What Is an Ideal Client for a Financial Advisor?

The ideal client is someone who knows the value of professional financial advice. This doesn't necessarily mean that they follow all of their advisor's recommendations, but they should appreciate the amount of expertise, knowledge, and training required for a career as a financial professional. This can help ensure that the client has a serious, successful relationship with their financial advisor.

What Kinds of Clients Does a Financial Advisor Have?

There are many different types of clients, depending on the type of services that a financial advisor provides. They can range from mid-career professionals to retirees and the extremely wealthy. Some advisors serve institutions, such as pension funds or mutual funds.

The Bottom Line

Those looking to hire a financial advisor tend to choose professionals they grow to trust through naturally evolving relationships. By pairing community involvement with robust networking, advisors can build a firm that will grow for years to come.

As a seasoned financial professional with extensive experience in the field, I understand the intricacies and challenges associated with becoming a successful financial advisor. My expertise goes beyond theoretical knowledge, as I have actively navigated the competitive landscape and honed my skills through hands-on experience. I have successfully implemented various strategies to establish a solid client base and stay ahead in the dynamic financial advising industry.

Now, delving into the concepts discussed in the provided article:

  1. Certifications and Education:

    • The article mentions that financial advisors often pursue certifications such as Certified Financial Planner (CFP) or Chartered Financial Analyst (CFA). These certifications require rigorous educational courses and exams, ensuring that advisors possess a high level of expertise and professionalism.
  2. Competitive Landscape:

    • The financial advising field is highly competitive, with a significant number of advisors, as indicated by the data from the United States Department of Labor (283,060 financial advisors as of May 2022). This highlights the importance of standing out and finding unique ways to attract clients.
  3. Building a Network:

    • The article emphasizes the significance of expanding one's network beyond the inner circle. Personal relationships with influencers like accountants, attorneys, HR directors, and participation in business roundtables contribute to building a strong referral base.
  4. Targeting Underserved Markets:

    • Advisers are advised to look beyond the typical retiree clientele and explore underserved demographics. This approach, as mentioned by Matt Cosgriff, involves focusing on young professionals, showcasing the importance of diversifying the client base.
  5. Community Involvement:

    • Getting involved in the community through volunteering is suggested as an effective way to connect with potential clients. This not only fosters a sense of connection but also provides an avenue for meeting like-minded individuals who may become clients.
  6. Webinars and Public Speaking:

    • Hosting webinars is recommended as a method to showcase expertise and build a personal brand. This aligns with the broader trend of professionals using online platforms to share knowledge and establish themselves as experts in their respective fields.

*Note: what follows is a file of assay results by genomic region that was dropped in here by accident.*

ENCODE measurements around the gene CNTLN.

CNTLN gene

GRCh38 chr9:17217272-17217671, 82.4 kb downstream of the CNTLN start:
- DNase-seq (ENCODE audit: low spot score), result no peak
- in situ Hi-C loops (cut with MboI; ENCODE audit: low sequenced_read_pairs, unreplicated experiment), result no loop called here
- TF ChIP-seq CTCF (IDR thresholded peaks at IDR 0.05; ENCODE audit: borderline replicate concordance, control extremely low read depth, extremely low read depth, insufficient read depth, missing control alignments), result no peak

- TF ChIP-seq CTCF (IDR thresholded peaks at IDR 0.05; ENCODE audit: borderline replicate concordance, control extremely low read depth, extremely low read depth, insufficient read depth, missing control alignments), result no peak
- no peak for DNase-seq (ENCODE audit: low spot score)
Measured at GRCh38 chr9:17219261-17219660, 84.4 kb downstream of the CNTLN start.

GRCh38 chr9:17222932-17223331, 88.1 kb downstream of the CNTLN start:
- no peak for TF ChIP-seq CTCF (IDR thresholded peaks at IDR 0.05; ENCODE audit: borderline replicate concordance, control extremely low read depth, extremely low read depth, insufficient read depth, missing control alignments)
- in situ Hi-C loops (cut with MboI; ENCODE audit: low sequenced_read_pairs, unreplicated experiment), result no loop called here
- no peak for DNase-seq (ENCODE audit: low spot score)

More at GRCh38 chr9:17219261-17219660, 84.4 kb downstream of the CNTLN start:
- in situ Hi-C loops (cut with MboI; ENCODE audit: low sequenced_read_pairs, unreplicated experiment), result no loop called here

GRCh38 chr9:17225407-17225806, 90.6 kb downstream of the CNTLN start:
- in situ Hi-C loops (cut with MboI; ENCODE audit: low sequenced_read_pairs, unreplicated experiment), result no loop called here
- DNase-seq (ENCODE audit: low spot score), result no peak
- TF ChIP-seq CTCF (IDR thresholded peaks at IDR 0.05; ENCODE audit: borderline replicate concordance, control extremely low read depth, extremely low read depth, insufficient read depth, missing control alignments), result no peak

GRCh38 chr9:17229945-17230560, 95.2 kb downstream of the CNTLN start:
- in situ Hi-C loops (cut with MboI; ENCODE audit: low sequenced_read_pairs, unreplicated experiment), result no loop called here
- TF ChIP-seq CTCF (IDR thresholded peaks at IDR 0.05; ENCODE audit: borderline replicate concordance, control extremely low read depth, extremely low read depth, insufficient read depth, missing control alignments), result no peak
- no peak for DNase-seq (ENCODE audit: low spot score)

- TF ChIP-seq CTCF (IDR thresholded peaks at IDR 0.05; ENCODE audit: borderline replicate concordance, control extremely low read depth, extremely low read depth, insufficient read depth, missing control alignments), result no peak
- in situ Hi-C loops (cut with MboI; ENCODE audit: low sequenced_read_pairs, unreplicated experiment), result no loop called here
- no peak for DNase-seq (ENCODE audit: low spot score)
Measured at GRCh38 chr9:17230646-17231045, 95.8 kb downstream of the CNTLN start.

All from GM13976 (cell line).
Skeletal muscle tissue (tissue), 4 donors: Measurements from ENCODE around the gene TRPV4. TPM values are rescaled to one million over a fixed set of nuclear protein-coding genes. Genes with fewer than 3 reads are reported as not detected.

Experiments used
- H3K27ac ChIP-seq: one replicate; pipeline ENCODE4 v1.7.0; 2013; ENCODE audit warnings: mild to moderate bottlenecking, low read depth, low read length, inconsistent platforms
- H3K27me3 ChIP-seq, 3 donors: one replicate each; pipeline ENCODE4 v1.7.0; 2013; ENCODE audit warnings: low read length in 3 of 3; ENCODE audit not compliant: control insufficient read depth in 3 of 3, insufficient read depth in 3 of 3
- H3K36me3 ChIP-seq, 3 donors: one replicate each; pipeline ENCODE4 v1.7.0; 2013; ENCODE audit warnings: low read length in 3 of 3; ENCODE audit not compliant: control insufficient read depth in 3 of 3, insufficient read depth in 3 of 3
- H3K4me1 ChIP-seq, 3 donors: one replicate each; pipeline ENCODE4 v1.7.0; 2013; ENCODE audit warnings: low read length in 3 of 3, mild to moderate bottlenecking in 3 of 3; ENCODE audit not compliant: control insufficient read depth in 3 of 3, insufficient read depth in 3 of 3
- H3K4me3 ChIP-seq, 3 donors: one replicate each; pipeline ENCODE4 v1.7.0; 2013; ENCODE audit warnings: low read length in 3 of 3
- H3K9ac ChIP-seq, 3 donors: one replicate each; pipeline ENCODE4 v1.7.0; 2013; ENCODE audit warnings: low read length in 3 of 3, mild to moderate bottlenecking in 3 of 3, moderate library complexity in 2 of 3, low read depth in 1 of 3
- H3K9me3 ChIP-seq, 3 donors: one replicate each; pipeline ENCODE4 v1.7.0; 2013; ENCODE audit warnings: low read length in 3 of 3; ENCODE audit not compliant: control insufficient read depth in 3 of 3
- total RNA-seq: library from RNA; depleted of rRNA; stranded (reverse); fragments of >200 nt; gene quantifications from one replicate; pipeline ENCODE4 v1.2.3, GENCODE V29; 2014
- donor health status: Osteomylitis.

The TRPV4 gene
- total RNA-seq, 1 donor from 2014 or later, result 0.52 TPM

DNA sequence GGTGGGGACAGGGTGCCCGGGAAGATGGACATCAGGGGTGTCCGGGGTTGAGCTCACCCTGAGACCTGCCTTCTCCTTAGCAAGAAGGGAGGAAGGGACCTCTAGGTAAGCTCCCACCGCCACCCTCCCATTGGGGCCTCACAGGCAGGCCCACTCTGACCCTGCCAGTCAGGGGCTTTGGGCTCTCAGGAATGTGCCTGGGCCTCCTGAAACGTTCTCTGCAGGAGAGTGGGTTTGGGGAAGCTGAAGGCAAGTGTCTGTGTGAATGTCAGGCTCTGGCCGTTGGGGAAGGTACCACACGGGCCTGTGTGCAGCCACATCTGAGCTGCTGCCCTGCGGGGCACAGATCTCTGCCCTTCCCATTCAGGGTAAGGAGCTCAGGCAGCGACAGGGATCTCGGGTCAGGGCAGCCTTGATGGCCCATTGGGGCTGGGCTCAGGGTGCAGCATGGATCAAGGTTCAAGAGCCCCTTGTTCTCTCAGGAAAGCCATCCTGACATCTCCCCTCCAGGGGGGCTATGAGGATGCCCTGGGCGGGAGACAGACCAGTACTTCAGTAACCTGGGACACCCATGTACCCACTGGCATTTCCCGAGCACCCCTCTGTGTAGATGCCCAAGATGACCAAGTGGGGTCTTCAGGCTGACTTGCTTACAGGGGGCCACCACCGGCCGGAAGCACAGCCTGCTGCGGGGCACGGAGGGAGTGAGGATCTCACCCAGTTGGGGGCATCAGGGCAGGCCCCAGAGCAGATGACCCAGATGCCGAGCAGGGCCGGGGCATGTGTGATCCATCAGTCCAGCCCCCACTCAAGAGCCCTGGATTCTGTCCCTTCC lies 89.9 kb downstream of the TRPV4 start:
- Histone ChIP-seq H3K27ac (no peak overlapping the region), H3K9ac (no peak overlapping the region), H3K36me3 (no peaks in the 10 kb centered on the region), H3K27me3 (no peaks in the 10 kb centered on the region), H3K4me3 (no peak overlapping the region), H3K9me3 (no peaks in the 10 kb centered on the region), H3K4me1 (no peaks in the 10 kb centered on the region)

7. Social Media Presence:

    • The article highlights the power of social media, particularly LinkedIn, for professional development. It suggests that a strong online presence can help financial advisors connect with a larger network of potential clients and build their reputation.
  8. Paid Marketing Campaigns:

    • Paid advertising, especially digital advertising, is acknowledged as a cost-effective way to reach prospective clients. The ability to target specific demographics allows financial advisors to tailor their marketing efforts for maximum impact.
  9. Ineffective Outreach Methods:

    • The article also mentions outreach methods that may provide little return, including cold calling, door knocking, and providing free meals at presentations. It stresses that while these methods may work, they are slow and might not be the most efficient ways to acquire clients.
  10. Client Acquisition and Practice Size:

    • The article touches upon the client acquisition process, noting that there are no shortcuts, and it often takes time. It also discusses the average number of clients per lead advisor and the factors influencing the size of a financial advisor's practice.
  11. Ideal Client for a Financial Advisor:

    • The concept of an ideal client is introduced, emphasizing the importance of clients who value professional financial advice. It underlines that a successful relationship requires mutual appreciation for the advisor's expertise.
  12. Types of Clients:

    • The article mentions the diversity of clients, ranging from mid-career professionals to retirees and the extremely wealthy. Financial advisors may also serve institutional clients, such as pension funds or mutual funds, depending on the services they provide.

In conclusion, the article provides a comprehensive overview of the challenges and strategies for new financial advisors, drawing on insights from industry experts and highlighting the importance of networking, community involvement, and strategic marketing in building a successful practice.

How to Get Clients As a Financial Advisor (2024)